Save Thousands by Down-Gauging Your Stretch Film

Stretch film costs are rising and companies are struggling find ways to cost-effectively wrap their loads. Certainly, wrapping and protecting your loads is still necessary. So how can you reduce your costs when stretch film just keeps getting more expensive? The answer: down-gauging!

What is down-gauging?

Down-gauging is the process in which a stretch film is replaced with a lower gauge (thickness) stretch film. This provides users with the ability to use less stretch film (by weight) to wrap a typical pallet of goods. Sound simple enough? Not so fast. There are some things to consider before deciding to down-gauge. Just follow the five steps!

5 Steps to Stretch Film Savings

Step 1: Define your current costs

  • How many loads do you currently wrap per shift, day, year, etc.?
  • How much film is applied to each load?
  • How many rolls do you buy per year?
  • How much does a roll weigh?
  • How much does this all cost? (Consider your current price per roll, ordering and holding costs, etc)

Step 2: Consider the load itself

  • What exactly are you wrapping?
  • Is it an A, B, or C load? (Not sure? Click here.)
  • What’s the current wrap pattern like? Why?

Step 3: Contact the R.V. Evans team!

  • There are several ways you can do this! Whichever works best for you.
    • Call us at 800-252-5894
    • Click here to request information about stretch film savings
    • Visit www.rvevans.com
    • Email us by clicking here

Step 4: Calculate your projected savings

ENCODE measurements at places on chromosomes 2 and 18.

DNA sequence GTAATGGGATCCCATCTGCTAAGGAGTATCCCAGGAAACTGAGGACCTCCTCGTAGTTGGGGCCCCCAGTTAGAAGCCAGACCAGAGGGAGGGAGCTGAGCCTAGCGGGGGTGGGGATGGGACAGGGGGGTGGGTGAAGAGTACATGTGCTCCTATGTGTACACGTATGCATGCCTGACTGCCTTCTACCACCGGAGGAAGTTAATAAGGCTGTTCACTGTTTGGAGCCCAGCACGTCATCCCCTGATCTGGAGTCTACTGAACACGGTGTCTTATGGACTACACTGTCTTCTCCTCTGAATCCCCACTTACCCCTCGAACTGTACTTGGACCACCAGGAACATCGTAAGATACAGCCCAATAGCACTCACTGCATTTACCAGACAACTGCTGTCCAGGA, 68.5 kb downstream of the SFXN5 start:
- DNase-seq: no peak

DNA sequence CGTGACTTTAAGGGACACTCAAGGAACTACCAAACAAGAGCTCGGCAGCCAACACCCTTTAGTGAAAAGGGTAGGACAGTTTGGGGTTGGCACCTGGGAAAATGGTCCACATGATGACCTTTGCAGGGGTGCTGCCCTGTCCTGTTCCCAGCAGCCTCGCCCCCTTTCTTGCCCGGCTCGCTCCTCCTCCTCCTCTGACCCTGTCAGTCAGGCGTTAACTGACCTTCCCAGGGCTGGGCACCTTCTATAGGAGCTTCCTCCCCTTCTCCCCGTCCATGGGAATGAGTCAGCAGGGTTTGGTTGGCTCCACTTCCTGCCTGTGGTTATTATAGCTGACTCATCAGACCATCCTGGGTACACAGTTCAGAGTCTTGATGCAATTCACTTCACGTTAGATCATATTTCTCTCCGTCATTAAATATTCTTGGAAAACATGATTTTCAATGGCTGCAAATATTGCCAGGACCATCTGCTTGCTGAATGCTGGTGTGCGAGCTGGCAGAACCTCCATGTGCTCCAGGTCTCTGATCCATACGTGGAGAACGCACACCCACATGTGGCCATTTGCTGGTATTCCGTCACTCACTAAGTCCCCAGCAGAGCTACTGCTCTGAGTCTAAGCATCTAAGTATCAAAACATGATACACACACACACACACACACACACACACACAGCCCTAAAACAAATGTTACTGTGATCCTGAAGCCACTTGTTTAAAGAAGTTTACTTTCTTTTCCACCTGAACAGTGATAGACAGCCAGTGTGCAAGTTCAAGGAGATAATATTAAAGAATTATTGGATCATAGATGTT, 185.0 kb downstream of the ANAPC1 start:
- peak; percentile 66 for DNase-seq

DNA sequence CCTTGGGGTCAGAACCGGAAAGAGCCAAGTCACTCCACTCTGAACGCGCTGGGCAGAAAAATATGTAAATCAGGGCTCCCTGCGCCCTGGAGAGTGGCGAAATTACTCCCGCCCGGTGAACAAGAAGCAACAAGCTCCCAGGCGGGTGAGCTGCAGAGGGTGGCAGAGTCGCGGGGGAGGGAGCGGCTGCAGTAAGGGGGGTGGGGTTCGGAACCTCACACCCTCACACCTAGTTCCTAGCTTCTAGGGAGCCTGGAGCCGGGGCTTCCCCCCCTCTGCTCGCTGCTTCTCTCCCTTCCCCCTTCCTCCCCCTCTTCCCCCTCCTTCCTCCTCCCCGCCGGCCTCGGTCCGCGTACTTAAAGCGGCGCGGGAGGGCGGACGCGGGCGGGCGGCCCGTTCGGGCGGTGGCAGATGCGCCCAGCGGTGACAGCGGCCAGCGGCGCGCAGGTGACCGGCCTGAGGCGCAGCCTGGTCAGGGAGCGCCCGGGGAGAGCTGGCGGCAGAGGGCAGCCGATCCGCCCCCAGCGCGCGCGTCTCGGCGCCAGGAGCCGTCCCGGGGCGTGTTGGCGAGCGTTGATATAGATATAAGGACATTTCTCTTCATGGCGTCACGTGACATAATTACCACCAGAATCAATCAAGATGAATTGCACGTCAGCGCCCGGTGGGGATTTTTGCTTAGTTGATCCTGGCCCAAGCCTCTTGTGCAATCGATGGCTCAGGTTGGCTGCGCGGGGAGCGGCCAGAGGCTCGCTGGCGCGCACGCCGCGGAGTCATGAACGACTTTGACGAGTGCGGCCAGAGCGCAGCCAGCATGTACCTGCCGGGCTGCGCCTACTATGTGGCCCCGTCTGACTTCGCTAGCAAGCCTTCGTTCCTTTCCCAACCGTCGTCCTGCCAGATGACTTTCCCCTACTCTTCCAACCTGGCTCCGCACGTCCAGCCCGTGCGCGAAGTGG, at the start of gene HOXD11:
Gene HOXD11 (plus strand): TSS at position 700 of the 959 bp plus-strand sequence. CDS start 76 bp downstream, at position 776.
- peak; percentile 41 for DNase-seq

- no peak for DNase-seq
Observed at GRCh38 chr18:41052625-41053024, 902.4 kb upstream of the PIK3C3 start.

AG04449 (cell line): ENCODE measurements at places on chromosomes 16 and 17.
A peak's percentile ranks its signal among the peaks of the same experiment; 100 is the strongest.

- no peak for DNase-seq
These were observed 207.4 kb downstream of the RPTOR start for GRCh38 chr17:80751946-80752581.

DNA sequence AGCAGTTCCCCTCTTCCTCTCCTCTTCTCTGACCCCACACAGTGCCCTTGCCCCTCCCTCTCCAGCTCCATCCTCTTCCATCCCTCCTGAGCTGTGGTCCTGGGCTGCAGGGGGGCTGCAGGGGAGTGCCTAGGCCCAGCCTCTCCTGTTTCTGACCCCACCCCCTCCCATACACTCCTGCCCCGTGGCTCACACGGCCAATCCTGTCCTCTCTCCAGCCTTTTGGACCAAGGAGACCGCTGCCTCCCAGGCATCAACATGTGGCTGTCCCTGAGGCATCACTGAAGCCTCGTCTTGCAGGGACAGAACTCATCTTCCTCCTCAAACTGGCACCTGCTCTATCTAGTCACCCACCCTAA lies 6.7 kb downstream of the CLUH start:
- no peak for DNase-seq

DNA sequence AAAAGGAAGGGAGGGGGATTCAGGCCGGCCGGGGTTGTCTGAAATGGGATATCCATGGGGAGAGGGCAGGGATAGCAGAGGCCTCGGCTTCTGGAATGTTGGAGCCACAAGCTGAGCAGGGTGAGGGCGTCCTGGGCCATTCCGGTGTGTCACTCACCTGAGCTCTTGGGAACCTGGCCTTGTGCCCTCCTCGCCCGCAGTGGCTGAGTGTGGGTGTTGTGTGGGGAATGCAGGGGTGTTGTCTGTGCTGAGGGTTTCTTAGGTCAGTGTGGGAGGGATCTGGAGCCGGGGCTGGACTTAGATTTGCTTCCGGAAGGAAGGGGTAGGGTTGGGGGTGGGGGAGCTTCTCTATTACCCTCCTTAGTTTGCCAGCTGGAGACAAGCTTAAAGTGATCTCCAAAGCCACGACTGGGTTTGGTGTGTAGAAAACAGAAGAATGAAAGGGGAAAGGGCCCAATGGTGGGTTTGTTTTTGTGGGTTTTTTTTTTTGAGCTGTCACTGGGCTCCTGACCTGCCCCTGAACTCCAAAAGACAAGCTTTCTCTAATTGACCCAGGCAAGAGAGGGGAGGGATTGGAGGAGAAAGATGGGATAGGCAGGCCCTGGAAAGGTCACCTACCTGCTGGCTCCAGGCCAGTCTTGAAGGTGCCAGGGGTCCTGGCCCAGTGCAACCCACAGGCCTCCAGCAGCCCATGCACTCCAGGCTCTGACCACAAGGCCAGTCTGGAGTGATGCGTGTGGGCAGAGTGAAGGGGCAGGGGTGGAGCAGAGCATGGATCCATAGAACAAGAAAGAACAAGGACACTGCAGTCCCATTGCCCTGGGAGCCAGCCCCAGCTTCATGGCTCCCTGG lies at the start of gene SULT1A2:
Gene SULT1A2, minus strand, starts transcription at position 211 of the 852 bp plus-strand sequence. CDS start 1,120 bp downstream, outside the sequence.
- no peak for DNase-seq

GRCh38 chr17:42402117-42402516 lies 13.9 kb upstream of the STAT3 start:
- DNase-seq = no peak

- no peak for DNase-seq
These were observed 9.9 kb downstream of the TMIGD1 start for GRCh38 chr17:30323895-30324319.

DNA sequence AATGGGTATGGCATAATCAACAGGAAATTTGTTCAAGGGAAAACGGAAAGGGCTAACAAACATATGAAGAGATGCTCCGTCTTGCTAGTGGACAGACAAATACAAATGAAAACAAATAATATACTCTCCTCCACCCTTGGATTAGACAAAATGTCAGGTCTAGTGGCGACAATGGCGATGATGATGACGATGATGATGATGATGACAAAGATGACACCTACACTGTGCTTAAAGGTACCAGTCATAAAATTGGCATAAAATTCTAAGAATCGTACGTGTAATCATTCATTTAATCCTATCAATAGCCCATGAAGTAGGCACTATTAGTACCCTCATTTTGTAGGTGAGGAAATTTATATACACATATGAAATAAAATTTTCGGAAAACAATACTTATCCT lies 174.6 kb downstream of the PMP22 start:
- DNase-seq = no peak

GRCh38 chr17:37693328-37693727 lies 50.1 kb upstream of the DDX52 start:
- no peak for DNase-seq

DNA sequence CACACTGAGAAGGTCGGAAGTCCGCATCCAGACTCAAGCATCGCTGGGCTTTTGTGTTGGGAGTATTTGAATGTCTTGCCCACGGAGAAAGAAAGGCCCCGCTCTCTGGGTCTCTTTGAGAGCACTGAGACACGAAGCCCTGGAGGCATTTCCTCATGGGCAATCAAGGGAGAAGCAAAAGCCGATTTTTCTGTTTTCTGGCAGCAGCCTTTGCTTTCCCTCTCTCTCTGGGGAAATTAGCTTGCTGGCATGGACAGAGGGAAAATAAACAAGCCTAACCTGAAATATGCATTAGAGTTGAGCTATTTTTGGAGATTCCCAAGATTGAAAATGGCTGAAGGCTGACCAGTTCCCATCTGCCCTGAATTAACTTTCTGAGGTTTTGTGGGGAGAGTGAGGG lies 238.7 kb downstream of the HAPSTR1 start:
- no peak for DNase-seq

• The R.V. Evans team does this for you with our down-gauging ROI calculator!
  • Enjoy a crisp, clear side-by-side analysis

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*Certain information has been omitted or changed to protect customer’s pricing.

 

Step 5: Save money

  • Make the decision to save money on stretch film!

 

Does this seem overwhelming? NO NEED TO WORRY! R.V. Evans is always here for you. You know your business; we know stretch film. We can help you answer all of these questions and help you save money. You can absolutely skip straight to Step 3 and contact us for help :).

 

Additional Ways to Reduce Stretch Film Costs

Additionally, when it’s time to replace, add, or upgrade stretch wrapping machines, consider working with the R.V. Evans team to boost savings even higher. Read this article for an overview of what to consider when selecting a new stretch wrapper that best fits your needs. Again, just see Step 3 and contact us!

Additional R.V. Evans Resources

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Shrink and Stretch Wrapping: Differences and Applications

“Go ahead and shrink wrap that pallet”, my boss said before he walked out of the warehouse. I leaped into action only to waste 15 minutes searching for a shrink wrapper in the warehouse. There wasn’t one. As my boss returned, he said to me in an annoyed voice, “Ok, what was confusing about shrink wrapping the pallet?”. “I noticed there isn’t a shrink wrapper here, sir”, I said. He stared at me for a second before replying, “Ok…I guess it is hard to miss”, then he grabbed the pallet jack and wheeled the pallet over to a large, conspicuous stretch wrapper just 20 feet away.

There is a common confusion regarding shrink wrapping and stretch wrapping. These two applications have something in common: they are both methods of packaging something in plastic. However, these applications package things much differently and for different purposes.

Shrink Wrapping

Shrink wrapping is the process of using shrink film, a material comprised of polymer plastic, and heat to seal products inside of the shrink film. The heat application process can be done via either a heat gun or a shrink tunnel. Packaging manufacturers like Seal-A-Tron produce shrink wrapping systems for industrial applications. A shrink-wrapped item will look something like this: